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Symphony to celebrate the celestial

Staff writer

Only 200 tickets are still available for Saturday’s Symphony in the Flint Hills.

This year’s theme is Ad Astra, and celebrates the changing of the North Star, which will happen in 1,000 years.

A special performance by the WahZhaZhe Osage Ballet from Pawhuska, Oklahoma, will be at 4:30 p.m.

WahZhaZhe is the name the Osage called themselves. They believed they came from the stars.

“It’s the first time ever they are performing in Kansas,” director of engagement Gwen Obermeyer said.

The concert will have additional music featuring on Jump!Star, an intergalactic arts initiative under direction of George Ferrandi.

ARISE, a multicultural and multigenerational community choir from Wichita, will perform African-American stories and music.

ARISE stands for African-Americans Renewing Interest in Spirituals Ensemble.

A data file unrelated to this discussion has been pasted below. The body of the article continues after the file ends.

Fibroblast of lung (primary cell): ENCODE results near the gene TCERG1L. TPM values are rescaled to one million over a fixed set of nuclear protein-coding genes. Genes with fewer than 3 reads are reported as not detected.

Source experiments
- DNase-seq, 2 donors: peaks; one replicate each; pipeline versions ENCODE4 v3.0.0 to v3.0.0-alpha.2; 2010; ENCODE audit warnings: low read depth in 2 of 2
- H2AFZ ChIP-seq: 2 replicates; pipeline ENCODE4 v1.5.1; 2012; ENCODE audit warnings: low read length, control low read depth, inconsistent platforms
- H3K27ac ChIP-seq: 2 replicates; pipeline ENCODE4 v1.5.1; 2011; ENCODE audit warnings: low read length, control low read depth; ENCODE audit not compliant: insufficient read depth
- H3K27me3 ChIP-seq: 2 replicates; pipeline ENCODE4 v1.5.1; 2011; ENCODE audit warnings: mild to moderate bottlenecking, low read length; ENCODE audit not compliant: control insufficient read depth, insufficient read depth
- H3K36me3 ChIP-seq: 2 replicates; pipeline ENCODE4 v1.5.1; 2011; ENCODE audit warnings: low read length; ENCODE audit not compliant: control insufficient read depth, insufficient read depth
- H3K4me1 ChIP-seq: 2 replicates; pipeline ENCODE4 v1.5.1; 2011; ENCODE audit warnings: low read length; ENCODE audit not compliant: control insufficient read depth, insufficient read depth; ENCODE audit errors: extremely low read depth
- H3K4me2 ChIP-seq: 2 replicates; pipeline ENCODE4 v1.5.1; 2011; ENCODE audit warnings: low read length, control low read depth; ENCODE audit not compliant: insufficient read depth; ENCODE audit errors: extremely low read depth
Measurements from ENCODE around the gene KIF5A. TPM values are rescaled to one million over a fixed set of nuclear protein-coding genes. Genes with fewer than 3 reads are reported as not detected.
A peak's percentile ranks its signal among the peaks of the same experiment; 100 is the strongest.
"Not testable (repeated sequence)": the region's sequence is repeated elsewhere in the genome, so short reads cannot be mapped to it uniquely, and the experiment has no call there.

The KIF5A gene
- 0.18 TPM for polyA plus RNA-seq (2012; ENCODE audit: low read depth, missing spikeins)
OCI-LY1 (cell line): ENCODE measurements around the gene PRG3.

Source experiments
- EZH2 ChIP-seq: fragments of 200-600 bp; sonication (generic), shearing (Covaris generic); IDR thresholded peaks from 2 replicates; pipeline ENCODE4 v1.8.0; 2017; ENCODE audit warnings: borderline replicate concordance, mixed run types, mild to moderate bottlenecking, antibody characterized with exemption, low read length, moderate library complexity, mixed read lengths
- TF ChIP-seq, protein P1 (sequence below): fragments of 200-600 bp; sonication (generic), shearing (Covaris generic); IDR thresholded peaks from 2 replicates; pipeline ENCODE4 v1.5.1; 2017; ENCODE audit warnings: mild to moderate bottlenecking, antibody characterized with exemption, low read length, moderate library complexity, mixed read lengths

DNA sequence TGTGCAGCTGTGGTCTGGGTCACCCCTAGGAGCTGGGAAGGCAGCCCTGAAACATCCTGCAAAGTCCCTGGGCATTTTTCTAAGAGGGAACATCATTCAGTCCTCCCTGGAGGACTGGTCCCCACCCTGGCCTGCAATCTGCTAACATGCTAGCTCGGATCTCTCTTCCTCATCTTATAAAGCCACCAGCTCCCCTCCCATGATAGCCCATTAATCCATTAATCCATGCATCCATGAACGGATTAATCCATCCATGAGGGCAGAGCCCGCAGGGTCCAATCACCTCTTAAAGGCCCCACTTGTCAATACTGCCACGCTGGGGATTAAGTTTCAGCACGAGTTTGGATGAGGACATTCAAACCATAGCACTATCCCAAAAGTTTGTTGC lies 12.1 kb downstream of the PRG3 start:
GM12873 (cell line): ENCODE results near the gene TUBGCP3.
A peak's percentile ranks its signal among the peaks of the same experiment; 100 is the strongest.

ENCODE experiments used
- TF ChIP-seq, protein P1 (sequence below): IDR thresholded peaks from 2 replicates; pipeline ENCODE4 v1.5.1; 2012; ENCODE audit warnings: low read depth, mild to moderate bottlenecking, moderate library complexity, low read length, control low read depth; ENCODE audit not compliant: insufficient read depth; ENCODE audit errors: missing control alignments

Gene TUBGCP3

“The addition of this talented and spiritual group is going to add an element we’ve never had before,” symphony executive director Christy Davis said.

A display of celestial sculptures will follow the concert. Stargazing will be the wrap-up event.

“Gates open at noon,” Obermeyer said. “We highly encourage people to come for the full day experience.”

Before the symphony, there will be covered wagon rides, cowboy poetry with awards, a story circle with Osage tribe members, and education tents that provides learning on different types of projects.

Activities in five tents will include talks on climate and agriculture, challenges and opportunities of rural Kansas, the people’s dance, traditional dance and regalia of the Kaw Nation, star stories of the Osage, Polaris and African American cultural expression, a tour of the sun, constellations and star charts, and the 50th anniversary of the Apollo 11 moon mission.

Symphony in the Flint Hills is at Irma’s Pasture, outside Bazaar on US-177. Tickets are available at the symphony website or eventbrite .com.

Last modified June 12, 2019

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